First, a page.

The forward-sprint is considered to be, and is regularly performed as, a unique measure of “on-ground” linearspeed performance. Thus far, no investigation has simultaneously studied different forms of linear-speed or investigated whether different forms of linear-speed should be observed as unique performance quality. The purpose of this study was to determine (I) the achievements (i.e. execution time), and (II) the reliability and inter-relationships between various linear-speed performances. The participants were 42 male physical education students with substantial sport-specific backgrounds. We applied a total of six tests: three quadrupedal (supine backward, supine forward, and pronate backward locomotion) and three bipedal-performances (forward sprinting, backward sprinting, lateral shuffling). All of the tests showed appropriate reliability parameters (Cronbach Alpha ranged from 0.91 to 0.97; Inter-Item-R 0.78-0.92; Coefficient-of-Variation 1.3-9.1). The tests used in this study shared between 9% and 50% of the common variance. Our results suggest that different activities require activity-specific tests of linear-speed. This is particularly significant in those sports and activities in which quadrupedal locomotion patterns are highly important (wrestling, physically trained military services, law enforcement, fire and rescue, protective services).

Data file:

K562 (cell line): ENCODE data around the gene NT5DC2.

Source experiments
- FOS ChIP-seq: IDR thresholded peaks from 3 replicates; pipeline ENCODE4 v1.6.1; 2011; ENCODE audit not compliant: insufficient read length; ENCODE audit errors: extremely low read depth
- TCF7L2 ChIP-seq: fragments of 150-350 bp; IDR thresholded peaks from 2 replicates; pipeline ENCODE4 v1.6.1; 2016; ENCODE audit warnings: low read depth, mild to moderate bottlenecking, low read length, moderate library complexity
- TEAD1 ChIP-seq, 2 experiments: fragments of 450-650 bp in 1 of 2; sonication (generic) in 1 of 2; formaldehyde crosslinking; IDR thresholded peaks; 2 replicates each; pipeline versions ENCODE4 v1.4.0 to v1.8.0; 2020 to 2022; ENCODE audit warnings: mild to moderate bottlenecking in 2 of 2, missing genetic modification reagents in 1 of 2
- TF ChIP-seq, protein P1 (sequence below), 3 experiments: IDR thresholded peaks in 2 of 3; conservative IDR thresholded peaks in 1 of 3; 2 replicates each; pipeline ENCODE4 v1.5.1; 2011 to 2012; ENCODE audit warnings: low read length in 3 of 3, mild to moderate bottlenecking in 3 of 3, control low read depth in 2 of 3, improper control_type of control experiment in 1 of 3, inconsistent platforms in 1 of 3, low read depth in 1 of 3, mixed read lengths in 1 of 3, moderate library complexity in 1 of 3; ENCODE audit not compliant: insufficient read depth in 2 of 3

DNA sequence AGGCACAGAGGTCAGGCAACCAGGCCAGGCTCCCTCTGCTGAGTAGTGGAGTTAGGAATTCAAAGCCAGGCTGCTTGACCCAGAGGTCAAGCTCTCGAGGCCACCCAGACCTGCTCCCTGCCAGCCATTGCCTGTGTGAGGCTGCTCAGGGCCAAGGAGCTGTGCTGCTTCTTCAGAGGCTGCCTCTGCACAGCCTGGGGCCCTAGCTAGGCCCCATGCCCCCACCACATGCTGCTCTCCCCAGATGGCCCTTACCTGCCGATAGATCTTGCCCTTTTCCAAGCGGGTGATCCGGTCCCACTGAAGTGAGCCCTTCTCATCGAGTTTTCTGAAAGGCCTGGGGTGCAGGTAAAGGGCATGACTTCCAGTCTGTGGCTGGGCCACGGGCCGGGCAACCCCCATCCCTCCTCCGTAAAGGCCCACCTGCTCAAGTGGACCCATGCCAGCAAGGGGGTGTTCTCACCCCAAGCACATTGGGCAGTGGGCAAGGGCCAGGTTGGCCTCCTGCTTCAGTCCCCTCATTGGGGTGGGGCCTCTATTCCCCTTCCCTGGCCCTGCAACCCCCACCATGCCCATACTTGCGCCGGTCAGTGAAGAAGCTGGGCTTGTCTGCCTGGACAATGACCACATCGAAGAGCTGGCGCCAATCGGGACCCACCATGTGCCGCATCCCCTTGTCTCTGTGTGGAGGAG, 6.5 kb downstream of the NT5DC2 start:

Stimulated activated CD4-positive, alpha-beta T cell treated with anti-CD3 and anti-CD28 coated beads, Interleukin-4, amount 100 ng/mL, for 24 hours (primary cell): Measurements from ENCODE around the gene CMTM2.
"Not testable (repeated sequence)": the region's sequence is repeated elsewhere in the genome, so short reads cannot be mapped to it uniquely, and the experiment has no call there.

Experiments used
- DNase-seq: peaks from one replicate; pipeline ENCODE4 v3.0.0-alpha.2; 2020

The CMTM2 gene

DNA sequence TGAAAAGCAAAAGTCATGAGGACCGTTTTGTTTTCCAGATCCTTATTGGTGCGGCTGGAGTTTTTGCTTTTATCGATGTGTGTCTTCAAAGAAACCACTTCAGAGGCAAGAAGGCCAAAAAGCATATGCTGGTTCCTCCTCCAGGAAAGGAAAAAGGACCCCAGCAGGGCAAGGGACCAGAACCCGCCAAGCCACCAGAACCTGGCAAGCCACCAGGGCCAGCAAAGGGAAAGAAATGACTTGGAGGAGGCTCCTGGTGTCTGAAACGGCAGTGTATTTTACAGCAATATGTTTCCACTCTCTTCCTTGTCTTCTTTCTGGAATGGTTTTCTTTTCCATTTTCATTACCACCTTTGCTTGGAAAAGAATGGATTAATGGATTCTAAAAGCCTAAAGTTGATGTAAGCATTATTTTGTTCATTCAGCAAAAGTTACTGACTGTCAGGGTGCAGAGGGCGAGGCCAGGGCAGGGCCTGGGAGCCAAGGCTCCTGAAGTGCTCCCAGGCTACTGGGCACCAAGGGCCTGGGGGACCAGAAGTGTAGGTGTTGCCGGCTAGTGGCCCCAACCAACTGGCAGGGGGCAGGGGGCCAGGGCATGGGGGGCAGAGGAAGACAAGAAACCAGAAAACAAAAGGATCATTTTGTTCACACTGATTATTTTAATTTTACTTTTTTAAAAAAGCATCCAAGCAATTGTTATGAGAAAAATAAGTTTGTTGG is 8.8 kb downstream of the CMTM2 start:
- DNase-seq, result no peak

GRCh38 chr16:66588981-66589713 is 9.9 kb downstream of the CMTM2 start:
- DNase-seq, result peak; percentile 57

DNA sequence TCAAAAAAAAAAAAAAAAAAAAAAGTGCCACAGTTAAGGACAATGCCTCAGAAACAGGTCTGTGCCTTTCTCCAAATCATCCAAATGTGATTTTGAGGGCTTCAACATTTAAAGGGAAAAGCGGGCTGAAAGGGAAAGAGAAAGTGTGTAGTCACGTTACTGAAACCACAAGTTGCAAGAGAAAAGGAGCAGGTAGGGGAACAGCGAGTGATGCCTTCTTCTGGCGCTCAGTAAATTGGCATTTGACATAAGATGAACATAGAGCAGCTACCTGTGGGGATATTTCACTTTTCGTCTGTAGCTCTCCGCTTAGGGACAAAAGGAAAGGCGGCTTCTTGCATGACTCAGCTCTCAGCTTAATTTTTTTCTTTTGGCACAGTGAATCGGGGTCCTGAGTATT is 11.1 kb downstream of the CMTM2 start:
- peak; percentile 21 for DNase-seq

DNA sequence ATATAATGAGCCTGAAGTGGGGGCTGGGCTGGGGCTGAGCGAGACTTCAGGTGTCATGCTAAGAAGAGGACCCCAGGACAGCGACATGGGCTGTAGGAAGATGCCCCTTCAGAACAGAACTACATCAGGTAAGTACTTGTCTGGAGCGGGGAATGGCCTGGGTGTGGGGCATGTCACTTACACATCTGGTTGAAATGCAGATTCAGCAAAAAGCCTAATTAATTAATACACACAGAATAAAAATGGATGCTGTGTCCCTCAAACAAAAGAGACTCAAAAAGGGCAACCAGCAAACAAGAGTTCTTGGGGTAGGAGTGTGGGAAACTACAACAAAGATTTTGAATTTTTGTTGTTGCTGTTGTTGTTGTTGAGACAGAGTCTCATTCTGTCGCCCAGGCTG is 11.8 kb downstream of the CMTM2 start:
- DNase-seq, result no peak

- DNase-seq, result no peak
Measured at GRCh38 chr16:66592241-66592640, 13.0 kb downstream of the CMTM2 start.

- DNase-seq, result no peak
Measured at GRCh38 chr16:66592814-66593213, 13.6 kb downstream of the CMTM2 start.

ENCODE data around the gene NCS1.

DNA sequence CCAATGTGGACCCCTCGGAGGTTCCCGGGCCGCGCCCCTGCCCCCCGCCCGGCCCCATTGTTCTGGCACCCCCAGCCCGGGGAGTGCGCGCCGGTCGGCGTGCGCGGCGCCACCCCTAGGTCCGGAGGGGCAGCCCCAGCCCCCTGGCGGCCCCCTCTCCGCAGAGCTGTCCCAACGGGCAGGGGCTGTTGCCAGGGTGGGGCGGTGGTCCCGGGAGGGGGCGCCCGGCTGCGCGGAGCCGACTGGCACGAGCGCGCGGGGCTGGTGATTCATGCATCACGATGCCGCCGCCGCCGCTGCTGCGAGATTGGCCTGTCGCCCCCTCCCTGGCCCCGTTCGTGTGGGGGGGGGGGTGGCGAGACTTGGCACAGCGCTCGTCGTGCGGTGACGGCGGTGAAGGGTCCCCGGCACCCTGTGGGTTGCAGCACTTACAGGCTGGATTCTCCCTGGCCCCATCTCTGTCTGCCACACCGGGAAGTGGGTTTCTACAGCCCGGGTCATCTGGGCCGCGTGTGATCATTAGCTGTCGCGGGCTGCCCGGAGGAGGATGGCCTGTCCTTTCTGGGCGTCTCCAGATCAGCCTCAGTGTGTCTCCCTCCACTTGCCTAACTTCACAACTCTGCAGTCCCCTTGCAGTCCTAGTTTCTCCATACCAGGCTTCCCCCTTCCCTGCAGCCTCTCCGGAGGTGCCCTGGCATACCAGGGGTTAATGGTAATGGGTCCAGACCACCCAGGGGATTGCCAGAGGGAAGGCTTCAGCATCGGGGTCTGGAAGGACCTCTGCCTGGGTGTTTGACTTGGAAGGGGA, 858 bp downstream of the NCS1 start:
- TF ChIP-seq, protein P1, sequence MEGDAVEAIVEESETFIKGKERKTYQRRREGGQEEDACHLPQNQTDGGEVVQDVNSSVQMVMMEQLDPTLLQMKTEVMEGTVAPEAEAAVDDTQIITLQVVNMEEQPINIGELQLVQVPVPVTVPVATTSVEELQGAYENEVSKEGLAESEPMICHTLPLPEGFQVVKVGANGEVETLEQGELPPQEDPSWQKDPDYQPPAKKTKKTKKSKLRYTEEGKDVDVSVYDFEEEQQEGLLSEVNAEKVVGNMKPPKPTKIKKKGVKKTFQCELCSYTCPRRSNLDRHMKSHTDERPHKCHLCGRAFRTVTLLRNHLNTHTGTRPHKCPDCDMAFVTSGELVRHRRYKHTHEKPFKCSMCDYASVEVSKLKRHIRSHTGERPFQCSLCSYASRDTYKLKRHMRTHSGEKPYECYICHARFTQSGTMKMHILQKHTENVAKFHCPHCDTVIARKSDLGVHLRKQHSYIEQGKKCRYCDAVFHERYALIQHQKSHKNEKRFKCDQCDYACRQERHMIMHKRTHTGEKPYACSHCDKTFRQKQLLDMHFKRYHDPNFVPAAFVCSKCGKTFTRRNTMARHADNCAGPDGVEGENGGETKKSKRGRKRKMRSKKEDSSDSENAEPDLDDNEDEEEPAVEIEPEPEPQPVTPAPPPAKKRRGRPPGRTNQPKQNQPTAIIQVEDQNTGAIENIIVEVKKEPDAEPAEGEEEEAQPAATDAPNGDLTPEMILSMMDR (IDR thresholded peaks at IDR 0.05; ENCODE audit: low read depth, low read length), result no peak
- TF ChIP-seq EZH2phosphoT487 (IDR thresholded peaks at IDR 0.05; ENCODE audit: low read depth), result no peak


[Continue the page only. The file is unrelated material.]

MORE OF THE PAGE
Financed by the National Centre for Research and Development under grant No. SP/I/1/77065/10 by the strategic scientific research and experimental development program:
SYNAT - “Interdisciplinary System for Interactive Scientific and Scientific-Technical Information”.